Want to know a not-so-secret secret? The best way to really get the scoop on campus life while making your college visits is to talk to the students who live there. The guide leading your campus tour probably won’t be setting up focus groups to accomplish this, so after the tour, try making a little small talk. Perhaps someone's comment or question during the tour will provide a good topic to pursue. Or, since the campus tour has ended and your guide is no longer working from a script, you might get a chance to talk about some things other than what the Admissions Office thought was important to cover during campus visits. If you’re not the assertive type, this could be hard, but if you’ve got some extra time and a little chutzpah, you might be able to draw someone into a conversation.
Food should be an important part of any campus visit
If the majority of the food you are going to eat for the next four years is going to be served on campus, take time during each college visit to grab a bite to eat in one of the school’s dining halls. While you’re chewing away among the locals—though it is better if you do it after you swallow—initiate small talk with some of the people sitting near you. Let them know you’re touring the school and see if they’re willing to give you their perspective on things. Everyone’s opinion is different, so they may not provide a black and white answer to what classes are like, or whether the professors are really tough. What they probably will be able to tell you is what people do on Friday nights, how wild things get on the weekends, how much privacy you have in the dorms, the fastest way to get to your classes, and where you can grab the best burger in town—all things that are vital information for an incoming freshman.
Even if you strike out on the conversation front, you’ll at least be able to use this part of your campus visit to test the school's cuisine. There’s a lot you’ll be able to tell from that experience alone, such as how clean things are, how much food is available, how varied it is, and of course, whether or not it tastes good. You can determine if there are healthy things to choose from, or if the school offers food for those with alternative diets, such as vegetarians or vegans. Check to see if the hours are posted—many cafeterias close the serving areas but leave the dining rooms open all the time to serve double-duty as study areas.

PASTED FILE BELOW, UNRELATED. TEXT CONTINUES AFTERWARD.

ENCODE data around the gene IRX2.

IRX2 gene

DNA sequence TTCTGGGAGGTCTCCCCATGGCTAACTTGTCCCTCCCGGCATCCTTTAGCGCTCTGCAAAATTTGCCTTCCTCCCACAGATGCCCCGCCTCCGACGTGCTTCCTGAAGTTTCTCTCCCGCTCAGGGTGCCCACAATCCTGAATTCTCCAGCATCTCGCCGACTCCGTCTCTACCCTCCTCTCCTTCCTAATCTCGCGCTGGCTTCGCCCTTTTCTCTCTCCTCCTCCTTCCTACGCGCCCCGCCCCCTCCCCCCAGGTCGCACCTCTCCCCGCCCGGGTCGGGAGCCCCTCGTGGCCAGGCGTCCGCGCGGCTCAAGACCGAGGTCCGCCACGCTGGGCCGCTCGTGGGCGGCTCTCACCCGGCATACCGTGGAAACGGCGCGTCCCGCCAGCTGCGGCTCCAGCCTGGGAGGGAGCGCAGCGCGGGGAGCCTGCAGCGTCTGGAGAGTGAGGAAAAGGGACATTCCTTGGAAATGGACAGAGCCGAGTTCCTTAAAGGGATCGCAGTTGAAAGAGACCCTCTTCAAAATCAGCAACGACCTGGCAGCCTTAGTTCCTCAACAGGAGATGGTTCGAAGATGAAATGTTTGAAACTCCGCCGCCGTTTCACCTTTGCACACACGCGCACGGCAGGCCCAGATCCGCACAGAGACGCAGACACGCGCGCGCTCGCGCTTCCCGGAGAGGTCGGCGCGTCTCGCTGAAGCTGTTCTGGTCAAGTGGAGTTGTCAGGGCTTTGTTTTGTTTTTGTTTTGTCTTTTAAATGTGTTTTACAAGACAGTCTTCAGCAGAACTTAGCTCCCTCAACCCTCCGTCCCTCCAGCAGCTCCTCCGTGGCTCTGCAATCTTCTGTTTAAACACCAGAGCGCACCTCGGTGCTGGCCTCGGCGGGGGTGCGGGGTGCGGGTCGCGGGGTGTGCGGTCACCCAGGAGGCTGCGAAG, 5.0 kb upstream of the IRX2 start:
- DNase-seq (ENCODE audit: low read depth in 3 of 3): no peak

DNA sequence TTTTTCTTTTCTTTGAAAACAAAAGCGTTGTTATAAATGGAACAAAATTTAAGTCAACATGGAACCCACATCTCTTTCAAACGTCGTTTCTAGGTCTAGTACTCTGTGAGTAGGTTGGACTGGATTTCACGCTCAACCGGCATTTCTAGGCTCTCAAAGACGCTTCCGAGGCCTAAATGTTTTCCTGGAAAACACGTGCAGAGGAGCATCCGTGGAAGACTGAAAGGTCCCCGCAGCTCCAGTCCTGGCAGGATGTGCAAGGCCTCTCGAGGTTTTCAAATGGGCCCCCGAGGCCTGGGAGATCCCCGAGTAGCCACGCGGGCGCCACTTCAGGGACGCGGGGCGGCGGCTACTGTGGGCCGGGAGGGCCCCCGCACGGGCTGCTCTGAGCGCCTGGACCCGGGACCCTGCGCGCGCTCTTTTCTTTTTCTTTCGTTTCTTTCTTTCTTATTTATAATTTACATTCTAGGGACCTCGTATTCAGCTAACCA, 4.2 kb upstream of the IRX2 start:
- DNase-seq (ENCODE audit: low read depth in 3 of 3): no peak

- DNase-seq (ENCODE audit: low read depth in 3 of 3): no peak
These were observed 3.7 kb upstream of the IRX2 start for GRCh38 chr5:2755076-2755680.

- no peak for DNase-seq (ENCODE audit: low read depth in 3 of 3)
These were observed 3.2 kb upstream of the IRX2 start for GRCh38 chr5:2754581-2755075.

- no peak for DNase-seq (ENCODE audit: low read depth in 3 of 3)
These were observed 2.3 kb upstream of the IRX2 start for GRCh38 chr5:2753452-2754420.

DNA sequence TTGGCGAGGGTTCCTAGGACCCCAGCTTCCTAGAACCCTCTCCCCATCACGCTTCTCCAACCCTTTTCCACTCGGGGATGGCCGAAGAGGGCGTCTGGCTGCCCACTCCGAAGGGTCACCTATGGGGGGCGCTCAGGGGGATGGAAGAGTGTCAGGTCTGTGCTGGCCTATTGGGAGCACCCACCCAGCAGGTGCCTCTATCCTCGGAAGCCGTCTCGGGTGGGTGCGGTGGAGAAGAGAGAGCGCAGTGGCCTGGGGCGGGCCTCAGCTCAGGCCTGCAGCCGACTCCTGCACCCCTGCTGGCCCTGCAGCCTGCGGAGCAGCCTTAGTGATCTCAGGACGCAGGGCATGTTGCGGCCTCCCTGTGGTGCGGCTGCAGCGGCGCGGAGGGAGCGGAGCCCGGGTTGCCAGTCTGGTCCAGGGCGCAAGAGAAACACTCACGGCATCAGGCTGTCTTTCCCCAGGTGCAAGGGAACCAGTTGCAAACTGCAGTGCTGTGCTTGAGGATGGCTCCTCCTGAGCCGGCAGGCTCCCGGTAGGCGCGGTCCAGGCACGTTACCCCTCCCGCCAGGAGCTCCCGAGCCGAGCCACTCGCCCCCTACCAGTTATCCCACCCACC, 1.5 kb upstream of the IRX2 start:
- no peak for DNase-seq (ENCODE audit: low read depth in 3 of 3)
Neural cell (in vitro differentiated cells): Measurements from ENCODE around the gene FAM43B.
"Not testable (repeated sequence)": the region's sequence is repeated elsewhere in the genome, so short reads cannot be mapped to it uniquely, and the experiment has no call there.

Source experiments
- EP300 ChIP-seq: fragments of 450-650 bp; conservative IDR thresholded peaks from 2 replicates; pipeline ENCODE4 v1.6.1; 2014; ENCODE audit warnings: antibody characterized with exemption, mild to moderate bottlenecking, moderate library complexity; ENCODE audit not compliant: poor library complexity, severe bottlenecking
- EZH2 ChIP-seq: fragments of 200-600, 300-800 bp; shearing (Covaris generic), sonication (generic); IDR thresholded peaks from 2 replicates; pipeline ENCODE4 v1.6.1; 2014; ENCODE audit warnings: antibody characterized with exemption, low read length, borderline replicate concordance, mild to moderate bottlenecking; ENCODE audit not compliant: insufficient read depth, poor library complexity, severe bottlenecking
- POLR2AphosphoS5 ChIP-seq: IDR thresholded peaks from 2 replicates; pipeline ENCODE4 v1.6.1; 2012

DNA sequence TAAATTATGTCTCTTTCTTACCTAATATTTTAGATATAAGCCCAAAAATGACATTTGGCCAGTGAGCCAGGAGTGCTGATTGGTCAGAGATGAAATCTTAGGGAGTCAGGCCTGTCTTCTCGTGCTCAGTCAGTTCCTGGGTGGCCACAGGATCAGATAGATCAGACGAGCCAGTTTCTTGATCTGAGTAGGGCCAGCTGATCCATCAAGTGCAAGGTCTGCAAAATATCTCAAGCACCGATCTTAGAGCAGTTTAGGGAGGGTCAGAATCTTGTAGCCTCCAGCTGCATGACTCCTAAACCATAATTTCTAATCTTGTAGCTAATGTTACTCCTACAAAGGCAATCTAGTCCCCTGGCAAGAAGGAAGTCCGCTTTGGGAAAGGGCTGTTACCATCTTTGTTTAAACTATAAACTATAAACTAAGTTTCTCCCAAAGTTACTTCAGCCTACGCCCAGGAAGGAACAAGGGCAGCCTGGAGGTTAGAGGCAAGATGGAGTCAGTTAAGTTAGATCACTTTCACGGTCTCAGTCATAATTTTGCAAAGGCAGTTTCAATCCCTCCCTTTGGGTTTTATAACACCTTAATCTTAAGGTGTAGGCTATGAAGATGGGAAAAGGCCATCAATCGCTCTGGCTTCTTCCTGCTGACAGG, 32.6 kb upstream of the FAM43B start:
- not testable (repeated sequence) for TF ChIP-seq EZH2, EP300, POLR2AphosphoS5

While at a college, visit its hub
For good place to talk to the locals while you're on a campus, visit the Campus Center/Student Union/Commons. This is usually a hub of campus activity and a favorite hangout for students—after all, there is usually some form of food and drink available. Pick up a coffee and strike up a conversation. Or stand next to someone at one of the bulletin boards and ask them about one of the posters or announcements. You probably won't be interrupting any of the other person's really deep though processes, and the ensuing conversation could be very enlightening. If your chat gets off to a good start and you establish a good rapport, you may also be able to find a tactful way to ask about some tough topics, such as drug use on campus, partying, dating rituals, drinking, and anything else that may affect your life as a student.
Don't be afraid to tell the students you meet that you are making college visits and you really appreciate their input. They might be flattered that someone is interested in their opinion. Tell them you took the campus tour and are now looking for the view from the trenches. Remember—everyone was a newbie once. Most people you run into will probably be happy to share their experiences and opinions with you.